A
symmetric
D
igital
S
ubscriber
L
ine (ADSL)


Distinguished from DSL because data transfer rates from the
Internet to the computer are much faster than those in the
other direction.


Why? The DSLAM at the ISP site is the noisiest part of the
circuit. This is where the signal from the customer is weakest
and that to be downloaded at its strongest.


ADSL is full
-
duplex.


ADSL filters are needed at each phone socket


a low pass
filter for voice and a high pass filter for data.


More than 5 filters cause a degradation of the signal.




16

ADSL


Range about 4km.


Data rates 1.5 to 9 Mbps when receiving data


downstream rate


Typically 16 to 640 Kbps when sending data


upstream rate


17

18

Interconnection Media


Directly connected networks


unshielded twisted pair


fibre optic


co
-
axial cable


now rarely used


Indirectly connected networks


microwave


radio


infra
-
red


laser

19

Unshielded Twisted Pair


UTP
-

strands of wire twisted in pairs


‘cat 5’


Two insulated copper wires are twisted around each other


this reduces crosstalk and interference (noise)


Different cable lengths can cause signals to be received out
of phase


Each twisted pair can carry a single signal


Usually four pairs in outer sheathing


Cheapest form of cabling

20

Fibre Optic


Optical fibre


strand of glass fibre


not prone to electromagnetic interference


Coherent beam of mono
-
frequency light


produced by light
-
emitting
-
diode (LED) or laser


Coated to prevent loss of signal by refraction


Multiple strands are bundled together


thousands of signals can be carried by each strand


mostly used for long distance cabling


more expensive than UTP cable


signal repeaters required after several miles

21

Broadcast Networks


An early broadcast radio network was Aloha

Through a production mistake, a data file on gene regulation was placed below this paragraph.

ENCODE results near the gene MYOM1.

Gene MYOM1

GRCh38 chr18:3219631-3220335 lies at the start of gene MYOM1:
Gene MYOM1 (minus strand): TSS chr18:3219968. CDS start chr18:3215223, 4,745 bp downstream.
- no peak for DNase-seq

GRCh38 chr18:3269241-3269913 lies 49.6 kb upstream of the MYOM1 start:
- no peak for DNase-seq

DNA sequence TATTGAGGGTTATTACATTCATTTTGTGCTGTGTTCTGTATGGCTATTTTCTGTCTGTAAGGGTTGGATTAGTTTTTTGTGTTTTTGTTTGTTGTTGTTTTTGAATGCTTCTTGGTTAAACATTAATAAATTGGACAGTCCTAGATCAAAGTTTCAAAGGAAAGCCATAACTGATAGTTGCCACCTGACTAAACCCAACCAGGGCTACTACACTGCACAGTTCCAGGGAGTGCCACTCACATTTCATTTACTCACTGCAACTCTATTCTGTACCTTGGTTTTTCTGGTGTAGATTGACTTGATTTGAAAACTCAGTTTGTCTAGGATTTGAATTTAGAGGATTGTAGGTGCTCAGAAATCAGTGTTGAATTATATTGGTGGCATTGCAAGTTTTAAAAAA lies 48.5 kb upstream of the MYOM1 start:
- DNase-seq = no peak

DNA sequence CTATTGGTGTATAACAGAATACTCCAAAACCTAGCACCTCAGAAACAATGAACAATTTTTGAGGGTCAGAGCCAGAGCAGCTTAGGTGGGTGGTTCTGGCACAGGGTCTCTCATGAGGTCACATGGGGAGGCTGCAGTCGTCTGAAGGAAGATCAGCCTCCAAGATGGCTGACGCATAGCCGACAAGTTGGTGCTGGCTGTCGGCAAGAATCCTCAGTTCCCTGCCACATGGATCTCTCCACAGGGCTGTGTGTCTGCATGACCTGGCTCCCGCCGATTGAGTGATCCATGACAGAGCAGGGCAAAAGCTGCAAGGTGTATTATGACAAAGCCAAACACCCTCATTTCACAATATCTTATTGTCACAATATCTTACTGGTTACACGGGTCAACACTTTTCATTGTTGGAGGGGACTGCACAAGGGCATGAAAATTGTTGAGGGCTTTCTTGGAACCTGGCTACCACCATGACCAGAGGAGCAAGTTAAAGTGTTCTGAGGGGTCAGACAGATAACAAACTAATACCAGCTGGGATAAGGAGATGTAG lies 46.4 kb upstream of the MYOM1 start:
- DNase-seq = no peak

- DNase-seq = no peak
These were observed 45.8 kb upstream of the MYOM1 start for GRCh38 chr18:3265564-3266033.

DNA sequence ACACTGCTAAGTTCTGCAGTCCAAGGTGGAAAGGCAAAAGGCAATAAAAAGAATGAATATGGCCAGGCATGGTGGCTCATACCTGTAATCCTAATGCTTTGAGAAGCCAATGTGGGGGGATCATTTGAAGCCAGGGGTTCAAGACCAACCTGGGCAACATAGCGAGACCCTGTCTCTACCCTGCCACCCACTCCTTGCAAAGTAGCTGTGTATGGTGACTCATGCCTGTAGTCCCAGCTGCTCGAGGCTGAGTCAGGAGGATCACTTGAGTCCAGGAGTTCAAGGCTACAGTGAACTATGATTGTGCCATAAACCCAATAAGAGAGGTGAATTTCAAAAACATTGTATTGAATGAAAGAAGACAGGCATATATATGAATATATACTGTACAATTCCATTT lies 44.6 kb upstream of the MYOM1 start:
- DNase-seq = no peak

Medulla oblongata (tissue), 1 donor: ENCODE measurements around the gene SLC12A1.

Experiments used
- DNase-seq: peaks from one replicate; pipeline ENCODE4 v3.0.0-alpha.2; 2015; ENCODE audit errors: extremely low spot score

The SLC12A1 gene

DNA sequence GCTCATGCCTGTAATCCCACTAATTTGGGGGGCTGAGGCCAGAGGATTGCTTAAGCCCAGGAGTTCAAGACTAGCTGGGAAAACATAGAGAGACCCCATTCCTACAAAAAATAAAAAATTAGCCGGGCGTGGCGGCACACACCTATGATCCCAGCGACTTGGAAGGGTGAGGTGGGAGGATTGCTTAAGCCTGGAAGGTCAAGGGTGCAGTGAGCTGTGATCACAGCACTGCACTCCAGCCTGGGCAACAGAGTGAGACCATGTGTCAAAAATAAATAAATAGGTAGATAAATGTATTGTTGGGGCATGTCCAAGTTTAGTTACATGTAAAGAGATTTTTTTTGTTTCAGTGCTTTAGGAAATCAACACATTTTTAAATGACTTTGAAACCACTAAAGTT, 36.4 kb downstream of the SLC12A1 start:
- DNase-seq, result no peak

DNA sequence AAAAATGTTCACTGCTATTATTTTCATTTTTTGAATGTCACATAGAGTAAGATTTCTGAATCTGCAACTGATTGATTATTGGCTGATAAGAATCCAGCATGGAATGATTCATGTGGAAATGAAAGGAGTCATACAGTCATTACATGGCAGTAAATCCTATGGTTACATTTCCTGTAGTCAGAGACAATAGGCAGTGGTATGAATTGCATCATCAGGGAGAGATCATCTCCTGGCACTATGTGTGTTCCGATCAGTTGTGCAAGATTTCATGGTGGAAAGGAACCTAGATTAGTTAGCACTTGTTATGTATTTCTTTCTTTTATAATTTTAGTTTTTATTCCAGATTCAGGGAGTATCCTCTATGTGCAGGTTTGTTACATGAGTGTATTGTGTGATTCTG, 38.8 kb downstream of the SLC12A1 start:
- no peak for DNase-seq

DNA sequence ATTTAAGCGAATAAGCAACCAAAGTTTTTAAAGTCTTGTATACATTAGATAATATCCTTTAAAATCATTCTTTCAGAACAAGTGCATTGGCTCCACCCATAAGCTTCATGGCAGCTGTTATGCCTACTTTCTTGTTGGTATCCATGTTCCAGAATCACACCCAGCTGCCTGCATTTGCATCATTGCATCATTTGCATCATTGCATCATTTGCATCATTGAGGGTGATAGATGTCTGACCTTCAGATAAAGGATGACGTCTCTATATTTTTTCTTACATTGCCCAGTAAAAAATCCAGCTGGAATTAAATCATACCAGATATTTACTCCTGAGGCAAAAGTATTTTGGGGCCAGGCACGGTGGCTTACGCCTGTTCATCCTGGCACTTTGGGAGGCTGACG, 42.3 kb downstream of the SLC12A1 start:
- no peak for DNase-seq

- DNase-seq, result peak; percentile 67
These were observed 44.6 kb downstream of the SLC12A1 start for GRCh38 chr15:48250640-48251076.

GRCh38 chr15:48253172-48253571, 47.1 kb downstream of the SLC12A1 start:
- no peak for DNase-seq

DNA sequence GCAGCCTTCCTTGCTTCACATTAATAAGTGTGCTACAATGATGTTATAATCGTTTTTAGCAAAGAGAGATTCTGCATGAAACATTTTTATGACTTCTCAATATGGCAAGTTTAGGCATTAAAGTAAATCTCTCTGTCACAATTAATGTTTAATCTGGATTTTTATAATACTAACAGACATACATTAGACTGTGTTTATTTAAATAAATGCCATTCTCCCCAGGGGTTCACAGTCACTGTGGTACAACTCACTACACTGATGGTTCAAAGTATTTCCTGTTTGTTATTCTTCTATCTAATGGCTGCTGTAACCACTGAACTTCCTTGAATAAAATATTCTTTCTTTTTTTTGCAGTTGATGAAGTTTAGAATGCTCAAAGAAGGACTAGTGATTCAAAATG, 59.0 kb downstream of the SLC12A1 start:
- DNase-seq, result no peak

used a packet radio system


established connection between Hawaiian Islands


Originally a user could transmit at any time


had to retransmit if a collision occurred


this was fine when network traffic was very light


Later, ‘slotted Aloha’ reduced the chances of collision by
requiring users to only start transmitting at the beginning
of fixed time slots

22

Satellite Networks


Arthur C. Clarke discussed use of geo
-
stationery satellites
for telecommunications in 1945

23

Footprints


Earth’s surface could be totally
covered by just 3 satellites


if the surface was smooth!

24


Iridium system used 66 in
Low Earth Orbit


250 miles


now being left to decay their
orbits and burn


US GPS system


24 satellite military system


now widely used for
navigation


Galileo


European 30 (eventually)
satellite system


purely for civilian users

Galileo System


Four different navigation service:


The
Open Service

(
OS
)


Free with an accuracy of <4 m horizontally and <8 m vertically.


The encrypted
Commercial Service (CS)


Not free.
Has

an accuracy of better than 1 m. Can be complemented by
to give an accuracy of < 0.1m.


The encrypted
Public Regulated Service

(
PRS
) and
Safety of
Life Service

(
SoL
)



Protection against jamming and the reliable detection of problems
within 10 seconds.


Similar accuracy to the OS


Aimed at the police, military and safety
-
critical transport applications
(air
-
traffic control, automated aircraft landing, etc.), respectively.


Global Maritime Distress Service.


Able to detect and report signals from the
Corpas

Sarsat

search and
rescue beacons


25

Microwave


Microwaves


line of sight


parabolic dish reflector


electromagnetic radiation


Other electromagnetic
systems


in general the longer the
wavelength, the further the
signal will travel


laser (visible light)


infra
-
red


radio

26

BT Tower, Birmingham

Summary


Network hardware


workstations


multiplexors, hubs, bridges


gateways and routers


Interface devices


NIC’s


modems


Interconnection media


direct


indirect

27